"Flight of the Phoenix"
Air date: 9/16/2005
Written by Bradley Thompson & David Weddle
Directed by Michael Nankin
Review by Jamahl Epsicokhan
"Flight of the Phoenix" is a decent episode that could've been better. There are good moments here that are heartfelt and nicely performed, but they don't quite pay off and the episode never really comes together into something truly cohesive. It instead becomes a victim of its own split personality. This is by no means a weak episode, and I liked it more than "Final Cut," but I'm scoring it a near-miss.
I think the main hang-up is that the jeopardy plot and the human story don't seem like they're a compatible fit. They tend to get in each other's way and might've been better suited alongside different subplots, or perhaps on their own. The stories feel crammed to the very last second into a limited amount of screen time that does not seem adequate to hold all the intended beats and nuance. Here's an episode that needs to breathe but is so pressed for time that it cannot.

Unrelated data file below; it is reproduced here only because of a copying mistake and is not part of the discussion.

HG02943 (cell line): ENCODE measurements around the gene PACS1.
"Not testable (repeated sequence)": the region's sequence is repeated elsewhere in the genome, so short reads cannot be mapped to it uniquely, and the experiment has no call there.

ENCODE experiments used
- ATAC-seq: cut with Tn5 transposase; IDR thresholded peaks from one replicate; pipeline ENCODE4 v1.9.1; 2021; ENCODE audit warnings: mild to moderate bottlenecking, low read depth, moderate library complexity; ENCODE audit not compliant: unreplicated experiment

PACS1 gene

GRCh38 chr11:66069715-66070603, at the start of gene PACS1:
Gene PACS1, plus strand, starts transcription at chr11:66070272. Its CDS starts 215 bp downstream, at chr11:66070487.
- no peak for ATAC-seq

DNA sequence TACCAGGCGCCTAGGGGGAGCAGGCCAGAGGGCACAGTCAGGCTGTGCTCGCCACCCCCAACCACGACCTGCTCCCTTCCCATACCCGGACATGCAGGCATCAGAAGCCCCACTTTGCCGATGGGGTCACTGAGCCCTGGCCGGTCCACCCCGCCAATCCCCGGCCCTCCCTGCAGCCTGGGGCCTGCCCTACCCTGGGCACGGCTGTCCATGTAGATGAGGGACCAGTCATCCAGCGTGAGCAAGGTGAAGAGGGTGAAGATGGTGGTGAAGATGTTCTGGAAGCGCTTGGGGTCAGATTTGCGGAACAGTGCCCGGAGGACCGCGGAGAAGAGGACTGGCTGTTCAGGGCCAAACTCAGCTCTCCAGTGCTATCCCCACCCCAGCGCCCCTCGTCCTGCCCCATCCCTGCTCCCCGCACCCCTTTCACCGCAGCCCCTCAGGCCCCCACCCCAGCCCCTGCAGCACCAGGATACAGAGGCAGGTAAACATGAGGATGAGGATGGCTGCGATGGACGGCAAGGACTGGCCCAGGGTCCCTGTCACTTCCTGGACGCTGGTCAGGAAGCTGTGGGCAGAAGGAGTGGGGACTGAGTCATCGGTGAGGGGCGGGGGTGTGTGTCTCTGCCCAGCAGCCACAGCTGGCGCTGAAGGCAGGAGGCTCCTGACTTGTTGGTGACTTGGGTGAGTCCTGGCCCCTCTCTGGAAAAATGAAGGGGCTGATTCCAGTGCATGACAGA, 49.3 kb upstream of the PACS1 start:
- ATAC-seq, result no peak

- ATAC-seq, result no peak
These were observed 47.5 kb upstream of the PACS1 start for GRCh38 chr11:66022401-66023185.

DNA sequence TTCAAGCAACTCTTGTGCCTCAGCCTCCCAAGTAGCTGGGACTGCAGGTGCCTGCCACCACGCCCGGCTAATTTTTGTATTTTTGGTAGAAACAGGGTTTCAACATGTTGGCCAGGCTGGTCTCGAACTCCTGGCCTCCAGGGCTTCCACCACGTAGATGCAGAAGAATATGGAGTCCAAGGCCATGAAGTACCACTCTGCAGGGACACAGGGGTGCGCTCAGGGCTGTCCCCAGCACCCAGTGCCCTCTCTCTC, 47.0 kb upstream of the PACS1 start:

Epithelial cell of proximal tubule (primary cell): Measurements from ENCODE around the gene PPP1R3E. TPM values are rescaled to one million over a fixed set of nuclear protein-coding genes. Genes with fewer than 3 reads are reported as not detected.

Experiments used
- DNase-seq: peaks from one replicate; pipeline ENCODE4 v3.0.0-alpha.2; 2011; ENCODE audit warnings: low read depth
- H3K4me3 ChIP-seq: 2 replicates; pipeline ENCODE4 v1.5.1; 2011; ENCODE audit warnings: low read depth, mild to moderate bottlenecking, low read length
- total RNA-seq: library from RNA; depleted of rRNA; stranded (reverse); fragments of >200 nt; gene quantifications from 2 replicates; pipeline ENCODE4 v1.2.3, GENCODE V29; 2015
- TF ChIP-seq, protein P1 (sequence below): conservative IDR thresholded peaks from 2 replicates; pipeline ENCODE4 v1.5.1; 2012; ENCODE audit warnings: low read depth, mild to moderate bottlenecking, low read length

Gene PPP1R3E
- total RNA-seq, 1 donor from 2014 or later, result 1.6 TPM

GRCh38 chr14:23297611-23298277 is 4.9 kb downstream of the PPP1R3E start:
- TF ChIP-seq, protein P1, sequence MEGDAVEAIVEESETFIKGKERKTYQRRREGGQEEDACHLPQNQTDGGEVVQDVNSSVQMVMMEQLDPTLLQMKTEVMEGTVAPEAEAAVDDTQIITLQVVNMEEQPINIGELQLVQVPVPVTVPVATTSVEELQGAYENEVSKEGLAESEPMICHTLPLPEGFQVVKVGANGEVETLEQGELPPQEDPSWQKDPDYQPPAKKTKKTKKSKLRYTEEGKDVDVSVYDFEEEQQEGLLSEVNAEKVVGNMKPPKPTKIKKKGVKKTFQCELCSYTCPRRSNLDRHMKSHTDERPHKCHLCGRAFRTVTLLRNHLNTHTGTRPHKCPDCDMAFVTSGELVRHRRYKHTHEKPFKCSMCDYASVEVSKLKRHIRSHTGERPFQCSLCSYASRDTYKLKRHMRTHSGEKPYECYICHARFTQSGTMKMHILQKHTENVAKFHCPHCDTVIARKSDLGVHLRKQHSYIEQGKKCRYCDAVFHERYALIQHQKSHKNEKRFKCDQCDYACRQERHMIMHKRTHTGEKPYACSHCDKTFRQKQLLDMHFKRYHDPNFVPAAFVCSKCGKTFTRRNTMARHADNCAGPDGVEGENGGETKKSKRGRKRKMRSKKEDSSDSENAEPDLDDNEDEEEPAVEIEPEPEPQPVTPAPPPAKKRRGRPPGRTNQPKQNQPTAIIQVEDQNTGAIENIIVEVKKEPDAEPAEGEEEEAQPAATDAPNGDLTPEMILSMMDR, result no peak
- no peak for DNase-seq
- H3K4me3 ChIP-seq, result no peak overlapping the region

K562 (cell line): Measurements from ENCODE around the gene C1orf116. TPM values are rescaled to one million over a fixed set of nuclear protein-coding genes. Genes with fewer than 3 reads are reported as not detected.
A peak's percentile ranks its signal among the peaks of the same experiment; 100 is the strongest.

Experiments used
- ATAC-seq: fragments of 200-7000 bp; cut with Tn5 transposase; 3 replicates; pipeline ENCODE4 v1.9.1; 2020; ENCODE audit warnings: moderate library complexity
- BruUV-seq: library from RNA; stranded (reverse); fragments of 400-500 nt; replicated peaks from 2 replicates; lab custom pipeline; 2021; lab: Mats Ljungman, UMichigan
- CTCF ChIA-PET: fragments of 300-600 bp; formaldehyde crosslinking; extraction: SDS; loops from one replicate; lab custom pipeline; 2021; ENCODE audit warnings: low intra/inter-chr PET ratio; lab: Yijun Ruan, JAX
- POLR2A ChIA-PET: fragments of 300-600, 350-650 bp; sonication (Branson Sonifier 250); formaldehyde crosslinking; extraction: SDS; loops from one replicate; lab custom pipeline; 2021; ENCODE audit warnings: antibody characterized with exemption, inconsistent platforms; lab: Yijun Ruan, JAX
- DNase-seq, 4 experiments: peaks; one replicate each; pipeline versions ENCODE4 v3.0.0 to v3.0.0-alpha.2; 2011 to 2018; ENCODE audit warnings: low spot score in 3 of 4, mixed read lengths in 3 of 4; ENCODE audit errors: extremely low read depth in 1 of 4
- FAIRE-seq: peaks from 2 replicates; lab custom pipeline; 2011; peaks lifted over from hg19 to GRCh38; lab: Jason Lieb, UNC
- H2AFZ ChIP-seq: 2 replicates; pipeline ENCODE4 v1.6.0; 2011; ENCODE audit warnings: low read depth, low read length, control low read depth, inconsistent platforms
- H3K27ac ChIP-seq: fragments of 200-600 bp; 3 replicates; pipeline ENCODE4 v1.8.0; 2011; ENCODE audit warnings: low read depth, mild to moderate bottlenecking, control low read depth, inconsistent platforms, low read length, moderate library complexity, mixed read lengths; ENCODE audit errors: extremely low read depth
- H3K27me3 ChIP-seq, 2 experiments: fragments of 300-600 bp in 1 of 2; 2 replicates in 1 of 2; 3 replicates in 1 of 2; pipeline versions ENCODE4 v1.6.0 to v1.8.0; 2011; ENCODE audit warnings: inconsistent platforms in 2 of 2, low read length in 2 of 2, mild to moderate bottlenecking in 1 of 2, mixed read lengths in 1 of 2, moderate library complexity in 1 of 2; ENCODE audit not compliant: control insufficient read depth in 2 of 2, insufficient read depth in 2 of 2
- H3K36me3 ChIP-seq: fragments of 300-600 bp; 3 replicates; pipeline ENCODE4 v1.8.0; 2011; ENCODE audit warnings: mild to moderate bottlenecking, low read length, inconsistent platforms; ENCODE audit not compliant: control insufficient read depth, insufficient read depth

In plot A we have a Cylon computer virus that is running rampant on the Galactica, and in plot B we have Chief Tyrol undertaking the construction of a new stealth fighter from scratch, which is his way of giving himself and the crew something to focus on besides the unremitting doom and gloom. Plot A is technical, plot B is emotional, both have their good qualities, neither has very much to do with the other, and neither quite pays off to full effect.